County weighs shifting funds

Money for local projects would go to larger roads

Improvements to Routes 26, 32

If officials offer $4 million, state might finish work

South Carroll

September 29, 2004|By Mary Gail Hare | Mary Gail Hare,SUN STAFF

The county commissioners are considering shifting about $4 million from local road projects in South Carroll to pay the initial cost of several highway improvements in the area, hoping their contribution could help persuade the state to complete the projects.

"The state has said that if we put up money, we will get these roads," Commissioner Julia Walsh Gouge said yesterday. "They are more than willing to work with us."

The board would switch its focus from local roads to planning and engineering for the Route 26 and Route 32 corridors and the intersection of the two highways.

"How many people will benefit from the side roads compared to using those dollars for state roads?" Gouge asked.

County planners have selected three areas in Eldersburg where joint funding efforts could move projects along. Those include the intersection of Routes 26 and 32, the intersection of Route 32 and Macbeth Way and the Route 26 corridor from Route 32 east to Carroll Highlands, a 2.5-mile stretch that serves as Eldersburg's main street.

"We have got to show initiative or we will be the stepchild behind the door," said Commissioner Dean L. Minnich.

The county and state have cooperated on a $400,000 corridor improvement study that resulted in a $25 million plan to build service roads, a median, sidewalks and landscaping along Route 26 in Eldersburg. The next phase - design and engineering - would cost the county about $3.5 million. The state has made no commitment to building the project, but without preliminary designs, it would not be a priority, said Steven Horn, county director of planning.

"We need to move to the design phase," Horn told the commissioners. "There is still no state commitment to construction. But the design is part of the dance."

He also recommended combining work on the two intersections on Route 32, so that signals - the state is recommending one at Macbeth Way - could be synchronized and traffic flow improved on the 0.3-mile segment that runs from Route 26 south to Macbeth Way. Lane improvements also must be included, and designing those would cost about $500,000, Horn said.

"We could borrow money from local roads for these three projects and get a bigger bang for the buck," said Horn.

Horn, who will meet with state highway officials next week, said he would convey the commissioners' commitment to the projects. The state should at least consider phased-in construction of improvements that will enhance traffic flow and safety, Gouge said.

"It's very clear that the state looks very favorably on local participation in light of allocating construction dollars," said Steven D. Powell, the commissioners' chief of staff. "Where local jurisdictions participate and prepare the soil, the state will come in and plant the seeds. If we have the studies ready, the state will come in more quickly with construction money."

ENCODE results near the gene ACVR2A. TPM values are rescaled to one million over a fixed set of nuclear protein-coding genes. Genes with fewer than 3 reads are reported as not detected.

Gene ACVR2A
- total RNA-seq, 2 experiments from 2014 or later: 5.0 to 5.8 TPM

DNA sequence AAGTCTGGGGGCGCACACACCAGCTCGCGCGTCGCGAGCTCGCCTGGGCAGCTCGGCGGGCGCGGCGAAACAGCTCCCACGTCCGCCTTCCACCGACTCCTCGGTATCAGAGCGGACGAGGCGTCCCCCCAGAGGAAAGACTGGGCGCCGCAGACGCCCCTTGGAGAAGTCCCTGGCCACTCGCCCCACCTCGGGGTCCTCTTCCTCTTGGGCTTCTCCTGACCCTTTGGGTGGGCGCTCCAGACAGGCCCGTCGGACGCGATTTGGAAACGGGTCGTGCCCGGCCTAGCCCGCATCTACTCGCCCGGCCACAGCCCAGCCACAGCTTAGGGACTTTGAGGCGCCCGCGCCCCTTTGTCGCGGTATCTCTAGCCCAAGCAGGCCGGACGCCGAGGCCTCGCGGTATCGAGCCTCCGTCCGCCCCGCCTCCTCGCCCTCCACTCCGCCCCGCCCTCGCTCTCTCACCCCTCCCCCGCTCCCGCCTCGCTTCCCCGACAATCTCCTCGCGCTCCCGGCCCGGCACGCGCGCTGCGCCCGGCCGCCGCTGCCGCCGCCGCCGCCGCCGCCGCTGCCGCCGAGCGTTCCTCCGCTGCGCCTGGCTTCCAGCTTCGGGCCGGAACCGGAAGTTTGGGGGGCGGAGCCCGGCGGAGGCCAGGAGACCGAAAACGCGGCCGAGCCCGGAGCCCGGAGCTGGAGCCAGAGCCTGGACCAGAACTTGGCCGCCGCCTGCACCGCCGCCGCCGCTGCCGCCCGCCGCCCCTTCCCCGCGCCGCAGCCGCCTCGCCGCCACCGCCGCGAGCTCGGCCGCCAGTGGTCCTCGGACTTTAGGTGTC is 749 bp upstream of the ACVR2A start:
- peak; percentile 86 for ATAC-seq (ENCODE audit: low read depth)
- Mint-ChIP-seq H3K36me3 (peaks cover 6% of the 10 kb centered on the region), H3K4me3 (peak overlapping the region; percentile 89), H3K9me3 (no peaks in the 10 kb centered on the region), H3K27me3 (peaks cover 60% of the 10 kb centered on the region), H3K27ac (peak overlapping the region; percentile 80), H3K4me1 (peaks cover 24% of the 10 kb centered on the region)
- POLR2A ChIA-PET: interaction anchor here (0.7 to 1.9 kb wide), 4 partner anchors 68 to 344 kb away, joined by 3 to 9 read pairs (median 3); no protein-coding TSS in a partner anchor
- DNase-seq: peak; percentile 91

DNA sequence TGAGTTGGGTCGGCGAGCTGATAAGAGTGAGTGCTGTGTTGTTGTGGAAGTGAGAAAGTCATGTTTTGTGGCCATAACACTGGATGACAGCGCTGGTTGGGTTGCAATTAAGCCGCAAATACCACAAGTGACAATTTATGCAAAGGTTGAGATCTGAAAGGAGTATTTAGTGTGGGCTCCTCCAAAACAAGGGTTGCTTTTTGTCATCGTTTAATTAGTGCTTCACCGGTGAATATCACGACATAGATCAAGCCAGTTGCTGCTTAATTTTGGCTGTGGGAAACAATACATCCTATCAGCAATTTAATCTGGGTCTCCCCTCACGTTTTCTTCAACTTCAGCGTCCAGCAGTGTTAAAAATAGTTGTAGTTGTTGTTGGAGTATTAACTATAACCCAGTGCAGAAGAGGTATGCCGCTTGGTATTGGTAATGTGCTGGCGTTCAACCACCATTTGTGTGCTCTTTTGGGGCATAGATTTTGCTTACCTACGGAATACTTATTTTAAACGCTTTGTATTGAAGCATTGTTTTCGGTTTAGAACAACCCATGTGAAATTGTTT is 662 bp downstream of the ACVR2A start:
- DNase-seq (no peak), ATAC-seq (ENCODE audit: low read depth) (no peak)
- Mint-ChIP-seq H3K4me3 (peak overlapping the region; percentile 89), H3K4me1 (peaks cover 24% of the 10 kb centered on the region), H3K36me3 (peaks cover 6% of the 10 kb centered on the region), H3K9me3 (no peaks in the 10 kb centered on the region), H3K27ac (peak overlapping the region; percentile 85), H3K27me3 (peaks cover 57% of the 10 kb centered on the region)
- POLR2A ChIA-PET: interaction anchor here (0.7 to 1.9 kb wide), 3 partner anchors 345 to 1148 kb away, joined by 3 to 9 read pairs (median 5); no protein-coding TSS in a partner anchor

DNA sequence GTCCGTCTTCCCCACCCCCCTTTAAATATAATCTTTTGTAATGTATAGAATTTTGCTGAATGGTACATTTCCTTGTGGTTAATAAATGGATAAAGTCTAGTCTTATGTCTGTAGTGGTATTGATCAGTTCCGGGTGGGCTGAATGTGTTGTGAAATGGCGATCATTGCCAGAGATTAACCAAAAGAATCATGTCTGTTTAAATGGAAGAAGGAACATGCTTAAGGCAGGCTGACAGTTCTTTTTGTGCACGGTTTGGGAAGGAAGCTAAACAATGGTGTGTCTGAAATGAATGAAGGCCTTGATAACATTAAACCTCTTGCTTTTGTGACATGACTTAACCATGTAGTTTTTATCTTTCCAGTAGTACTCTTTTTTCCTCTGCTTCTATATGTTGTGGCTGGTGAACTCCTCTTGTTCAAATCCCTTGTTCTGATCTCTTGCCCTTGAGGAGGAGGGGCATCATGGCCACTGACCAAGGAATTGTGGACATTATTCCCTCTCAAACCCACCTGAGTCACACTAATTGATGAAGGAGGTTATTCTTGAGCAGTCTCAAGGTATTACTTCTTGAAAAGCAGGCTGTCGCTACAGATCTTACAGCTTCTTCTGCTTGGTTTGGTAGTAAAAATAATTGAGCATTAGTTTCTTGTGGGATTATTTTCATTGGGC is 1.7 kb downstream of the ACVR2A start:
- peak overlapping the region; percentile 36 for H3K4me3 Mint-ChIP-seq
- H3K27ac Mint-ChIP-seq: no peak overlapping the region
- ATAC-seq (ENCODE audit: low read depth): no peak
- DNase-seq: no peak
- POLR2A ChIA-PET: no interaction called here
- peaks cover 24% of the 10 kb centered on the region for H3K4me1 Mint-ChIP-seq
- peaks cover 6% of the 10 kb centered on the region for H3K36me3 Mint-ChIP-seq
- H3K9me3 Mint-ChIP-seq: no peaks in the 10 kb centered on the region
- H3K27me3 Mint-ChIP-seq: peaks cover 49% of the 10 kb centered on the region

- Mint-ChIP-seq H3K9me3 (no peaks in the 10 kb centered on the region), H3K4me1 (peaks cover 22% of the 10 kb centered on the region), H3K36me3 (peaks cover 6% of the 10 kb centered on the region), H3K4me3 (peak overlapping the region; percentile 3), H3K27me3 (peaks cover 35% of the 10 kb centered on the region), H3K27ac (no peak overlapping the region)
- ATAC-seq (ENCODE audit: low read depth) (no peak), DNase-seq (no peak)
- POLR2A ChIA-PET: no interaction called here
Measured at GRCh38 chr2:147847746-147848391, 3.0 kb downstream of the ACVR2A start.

The improvements also could benefit county efforts to expand its industrial base, which at 12 percent is the lowest in the metropolitan area, Powell said. Industrial land is available for development in Eldersburg near the highways.

"We need to get people there and out by making these roads more amenable to traffic," Powell said. "Raising the industrial base is crucial so the residents are not responsible for all the infrastructure improvements."

Ted Zaleski, county director of management and budget, said the suggested improvements could cost well beyond the estimates.

"You have to decide philosophically on the role you want to play in funding state roads," he said. "Some counties have made this decision in a big way, but we have no stream of revenue. We would have to take money from something else."

Minnich said, "We have to be needs-based and go as far as we can without bankrupting people on fixed incomes."

The planning staff also presented the commissioners with the initial draft of the annual letter to the state that prioritizes roads. The $70 million Hampstead bypass, to which the state has committed construction funds, remains at the top of the list, followed by the Route 26 corridor improvements. The board deferred its decision on the letter until after Horn's meeting with highway officials.

"We have to have a project ready to move to the construction phase, and after Hampstead that's just not there," said Powell.

State officials presented the commissioners yesterday with preliminary designs for the 4.5-mile bypass. The project will go out to bid next spring.

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